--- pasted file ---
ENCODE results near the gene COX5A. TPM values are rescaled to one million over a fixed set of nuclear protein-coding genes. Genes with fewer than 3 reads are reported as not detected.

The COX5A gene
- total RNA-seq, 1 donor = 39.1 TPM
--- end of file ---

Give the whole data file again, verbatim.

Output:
ENCODE results near the gene COX5A. TPM values are rescaled to one million over a fixed set of nuclear protein-coding genes. Genes with fewer than 3 reads are reported as not detected.

The COX5A gene
- total RNA-seq, 1 donor = 39.1 TPM